As for your other 2 questions:- I don't understand the first one, just like bloodhound; the second question is a matter of finding a way to not pick up metal dust and carry it onto the blank. I machine my bushings (I have a metal-working lathe) down in diameter by about 0.025" for about 0.200" from the narrowest portion. With this alteration to the bushings and with careful sanding, the sandpaper doesn't even touch the metal. I hestitate to suggest this procedure because you will come back at me and say that you have just lost your reference point for turning the blank down to the bushings. Yes you have, but I have learned to work around this and still get the results I want. Another method to get around the problem is to do away with the bushings after you have turned the blank to size, and then do the sanding with the blank held between centers (ie. between a dead center held in your lathe chuck and a live center held in your tailstock). Yet another method is, at the sanding stage, replace your metal bushings with plastic-like bushings ... usually made from Delrin.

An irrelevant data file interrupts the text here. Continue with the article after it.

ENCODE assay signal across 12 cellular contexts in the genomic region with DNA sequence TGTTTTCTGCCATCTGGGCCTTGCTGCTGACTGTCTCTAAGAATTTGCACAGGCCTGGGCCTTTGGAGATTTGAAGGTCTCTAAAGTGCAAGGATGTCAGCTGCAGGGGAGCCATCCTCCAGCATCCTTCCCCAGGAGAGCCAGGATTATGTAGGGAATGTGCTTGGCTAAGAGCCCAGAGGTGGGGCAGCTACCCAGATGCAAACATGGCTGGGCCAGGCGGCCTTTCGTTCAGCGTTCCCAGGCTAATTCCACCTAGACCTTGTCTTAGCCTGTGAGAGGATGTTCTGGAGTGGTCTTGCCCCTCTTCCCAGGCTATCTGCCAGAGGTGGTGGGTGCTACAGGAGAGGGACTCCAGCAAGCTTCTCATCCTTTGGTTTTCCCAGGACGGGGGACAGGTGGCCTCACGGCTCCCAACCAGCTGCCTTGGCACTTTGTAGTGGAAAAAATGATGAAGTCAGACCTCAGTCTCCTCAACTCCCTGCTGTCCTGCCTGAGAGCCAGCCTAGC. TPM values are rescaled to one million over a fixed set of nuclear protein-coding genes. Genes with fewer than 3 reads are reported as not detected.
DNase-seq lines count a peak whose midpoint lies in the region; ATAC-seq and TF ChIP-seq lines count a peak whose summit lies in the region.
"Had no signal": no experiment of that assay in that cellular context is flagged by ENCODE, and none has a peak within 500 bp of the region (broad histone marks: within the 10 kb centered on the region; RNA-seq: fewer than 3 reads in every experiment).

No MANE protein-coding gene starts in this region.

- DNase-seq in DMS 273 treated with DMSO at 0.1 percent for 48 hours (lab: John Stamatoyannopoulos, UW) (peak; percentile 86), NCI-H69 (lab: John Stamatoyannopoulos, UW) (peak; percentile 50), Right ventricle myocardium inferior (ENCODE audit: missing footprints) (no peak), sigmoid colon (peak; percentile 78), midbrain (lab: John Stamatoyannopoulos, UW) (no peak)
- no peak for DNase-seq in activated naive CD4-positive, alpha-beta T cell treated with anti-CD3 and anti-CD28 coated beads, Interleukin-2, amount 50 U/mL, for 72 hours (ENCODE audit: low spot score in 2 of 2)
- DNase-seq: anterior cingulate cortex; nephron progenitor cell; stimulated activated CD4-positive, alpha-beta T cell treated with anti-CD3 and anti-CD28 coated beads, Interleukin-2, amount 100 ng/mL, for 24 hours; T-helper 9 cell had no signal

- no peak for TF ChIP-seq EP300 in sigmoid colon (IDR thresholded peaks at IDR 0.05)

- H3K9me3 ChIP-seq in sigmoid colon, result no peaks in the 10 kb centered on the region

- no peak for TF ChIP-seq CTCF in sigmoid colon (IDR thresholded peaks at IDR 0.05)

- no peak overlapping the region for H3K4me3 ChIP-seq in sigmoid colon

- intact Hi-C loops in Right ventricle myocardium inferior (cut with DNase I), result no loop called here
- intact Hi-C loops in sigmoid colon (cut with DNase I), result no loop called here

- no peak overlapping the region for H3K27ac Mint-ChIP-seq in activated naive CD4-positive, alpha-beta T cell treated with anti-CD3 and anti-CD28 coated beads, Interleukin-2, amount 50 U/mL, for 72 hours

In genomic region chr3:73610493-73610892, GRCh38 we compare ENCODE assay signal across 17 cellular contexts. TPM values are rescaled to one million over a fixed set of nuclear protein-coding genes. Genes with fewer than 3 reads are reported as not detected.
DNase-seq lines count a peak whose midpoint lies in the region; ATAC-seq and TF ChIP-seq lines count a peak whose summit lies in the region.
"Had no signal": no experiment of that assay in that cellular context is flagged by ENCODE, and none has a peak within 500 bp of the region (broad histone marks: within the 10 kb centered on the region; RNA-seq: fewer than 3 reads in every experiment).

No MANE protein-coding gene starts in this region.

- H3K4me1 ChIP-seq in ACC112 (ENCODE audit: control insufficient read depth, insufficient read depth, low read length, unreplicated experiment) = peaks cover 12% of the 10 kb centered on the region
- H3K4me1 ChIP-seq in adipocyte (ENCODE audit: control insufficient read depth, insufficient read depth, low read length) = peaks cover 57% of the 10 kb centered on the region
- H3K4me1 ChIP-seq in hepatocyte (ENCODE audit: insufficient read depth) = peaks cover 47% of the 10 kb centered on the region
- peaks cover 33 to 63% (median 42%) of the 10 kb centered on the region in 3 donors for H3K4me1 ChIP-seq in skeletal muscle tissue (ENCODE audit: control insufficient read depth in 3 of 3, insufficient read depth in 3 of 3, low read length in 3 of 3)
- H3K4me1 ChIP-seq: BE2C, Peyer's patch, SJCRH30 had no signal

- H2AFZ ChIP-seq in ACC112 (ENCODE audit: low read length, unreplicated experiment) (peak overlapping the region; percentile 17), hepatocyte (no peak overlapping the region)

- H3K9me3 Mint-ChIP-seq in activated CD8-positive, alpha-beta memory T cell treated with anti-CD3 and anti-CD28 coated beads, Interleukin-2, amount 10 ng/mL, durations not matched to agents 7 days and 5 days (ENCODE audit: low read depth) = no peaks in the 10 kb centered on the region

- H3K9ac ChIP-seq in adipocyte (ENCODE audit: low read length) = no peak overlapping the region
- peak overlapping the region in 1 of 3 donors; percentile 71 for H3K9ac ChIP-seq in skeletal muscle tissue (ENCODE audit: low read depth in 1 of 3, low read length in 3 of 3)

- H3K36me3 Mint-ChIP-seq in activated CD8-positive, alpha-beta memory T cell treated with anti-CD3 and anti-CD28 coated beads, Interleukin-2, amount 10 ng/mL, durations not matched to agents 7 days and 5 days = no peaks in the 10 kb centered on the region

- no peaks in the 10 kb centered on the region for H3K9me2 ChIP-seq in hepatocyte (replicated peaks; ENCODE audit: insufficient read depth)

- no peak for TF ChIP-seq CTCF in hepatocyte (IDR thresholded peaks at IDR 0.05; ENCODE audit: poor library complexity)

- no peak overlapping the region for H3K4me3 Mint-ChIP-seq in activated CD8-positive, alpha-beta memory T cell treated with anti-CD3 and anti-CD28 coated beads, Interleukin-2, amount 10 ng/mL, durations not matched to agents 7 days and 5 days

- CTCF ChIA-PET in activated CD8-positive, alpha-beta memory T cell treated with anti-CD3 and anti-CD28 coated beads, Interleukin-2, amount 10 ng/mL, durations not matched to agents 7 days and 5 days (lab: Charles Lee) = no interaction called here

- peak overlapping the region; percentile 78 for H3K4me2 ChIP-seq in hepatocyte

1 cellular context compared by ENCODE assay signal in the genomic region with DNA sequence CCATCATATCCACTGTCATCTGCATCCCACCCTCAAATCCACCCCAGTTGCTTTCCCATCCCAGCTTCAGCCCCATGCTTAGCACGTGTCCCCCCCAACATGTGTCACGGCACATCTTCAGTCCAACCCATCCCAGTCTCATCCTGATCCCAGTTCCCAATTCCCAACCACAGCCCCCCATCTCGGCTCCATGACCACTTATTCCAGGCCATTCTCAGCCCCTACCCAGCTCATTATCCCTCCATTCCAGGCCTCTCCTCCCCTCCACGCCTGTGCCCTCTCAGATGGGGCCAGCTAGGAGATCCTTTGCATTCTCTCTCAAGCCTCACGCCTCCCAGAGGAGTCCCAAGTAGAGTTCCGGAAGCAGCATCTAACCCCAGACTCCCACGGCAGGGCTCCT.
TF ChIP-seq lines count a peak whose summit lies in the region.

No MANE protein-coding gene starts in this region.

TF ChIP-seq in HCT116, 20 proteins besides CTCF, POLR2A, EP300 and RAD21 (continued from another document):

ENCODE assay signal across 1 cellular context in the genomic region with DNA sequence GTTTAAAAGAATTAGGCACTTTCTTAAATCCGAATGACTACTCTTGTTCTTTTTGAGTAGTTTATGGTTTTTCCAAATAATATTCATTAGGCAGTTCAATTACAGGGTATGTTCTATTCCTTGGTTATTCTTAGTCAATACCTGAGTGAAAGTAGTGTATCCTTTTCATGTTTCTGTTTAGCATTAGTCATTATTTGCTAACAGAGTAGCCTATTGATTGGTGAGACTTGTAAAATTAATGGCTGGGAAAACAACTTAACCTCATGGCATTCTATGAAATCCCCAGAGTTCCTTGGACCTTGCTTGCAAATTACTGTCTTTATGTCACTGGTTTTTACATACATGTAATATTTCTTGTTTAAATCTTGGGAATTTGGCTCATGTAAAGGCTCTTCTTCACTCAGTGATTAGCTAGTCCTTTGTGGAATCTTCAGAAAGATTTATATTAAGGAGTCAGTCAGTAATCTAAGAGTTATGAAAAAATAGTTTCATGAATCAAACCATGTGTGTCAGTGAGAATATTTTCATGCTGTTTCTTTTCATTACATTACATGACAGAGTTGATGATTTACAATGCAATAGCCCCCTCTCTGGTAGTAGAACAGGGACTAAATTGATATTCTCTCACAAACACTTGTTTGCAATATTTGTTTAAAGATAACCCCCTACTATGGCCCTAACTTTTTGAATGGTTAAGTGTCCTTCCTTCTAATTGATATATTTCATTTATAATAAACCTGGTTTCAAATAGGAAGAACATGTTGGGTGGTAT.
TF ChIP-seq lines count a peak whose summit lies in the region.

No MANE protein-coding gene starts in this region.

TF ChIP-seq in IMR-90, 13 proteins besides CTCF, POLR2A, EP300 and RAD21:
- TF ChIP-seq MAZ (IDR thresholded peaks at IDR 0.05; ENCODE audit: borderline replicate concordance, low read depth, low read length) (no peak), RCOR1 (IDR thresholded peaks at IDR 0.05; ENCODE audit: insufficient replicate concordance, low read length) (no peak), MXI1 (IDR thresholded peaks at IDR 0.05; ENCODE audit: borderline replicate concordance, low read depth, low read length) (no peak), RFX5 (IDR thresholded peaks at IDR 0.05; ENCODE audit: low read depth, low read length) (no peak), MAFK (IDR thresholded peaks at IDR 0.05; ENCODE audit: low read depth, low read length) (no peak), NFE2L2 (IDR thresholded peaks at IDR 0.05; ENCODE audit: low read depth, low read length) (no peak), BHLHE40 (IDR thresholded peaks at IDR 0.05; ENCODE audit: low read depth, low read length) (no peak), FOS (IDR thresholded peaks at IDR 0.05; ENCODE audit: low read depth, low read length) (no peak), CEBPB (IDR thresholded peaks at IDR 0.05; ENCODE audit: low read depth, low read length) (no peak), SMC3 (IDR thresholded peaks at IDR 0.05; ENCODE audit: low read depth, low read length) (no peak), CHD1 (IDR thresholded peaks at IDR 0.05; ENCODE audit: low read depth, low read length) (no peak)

Hope this helps in some way. Life doesn't usually have simple solutions !
 

Wolfeman46

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Thanks for the responses! I'll try the technique you recommended about using the poly bags and putting CA on them. That makes a lot of sense!

Here is a link to a picture. I'm mobile so I had to use imgur so I hope that's okay. If not I can upload it later. Here's the link: Imgur

My description wasn't the best, but you can see it between the lines on both pens. They were cut from the same piece of bubinga.
 

magpens

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Picture not too clear .... can't see 000000000000000's.
My first reaction is that you may need more sanding in the direction of the grain ........... ie. longitudinally.
My second reaction is that what I see in the picture is just a feature of the wood.
 

Wolfeman46

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Picture not too clear .... can't see 000000000000000's.
My first reaction is that you may need more sanding in the direction of the grain ........... ie. longitudinally.
My second reaction is that what I see in the picture is just a feature of the wood.
See, I was thinking your second reaction also. It doesn't do it on all of the pens, but just a few (and especially bubinga for me). I do the longitudinal sands after each grit so I may just try a bit more and see what happens.

Thanks for the response!
 

bloodhound

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Yes. If we are looking at the same thing. That is just the grain. You dont want to fix that. haha. But a few woods have that. Maple being one i can think of right off hand. But all in all. Its a fine pen. Keep it up and keep reading around in this site. I learn something every time i log on.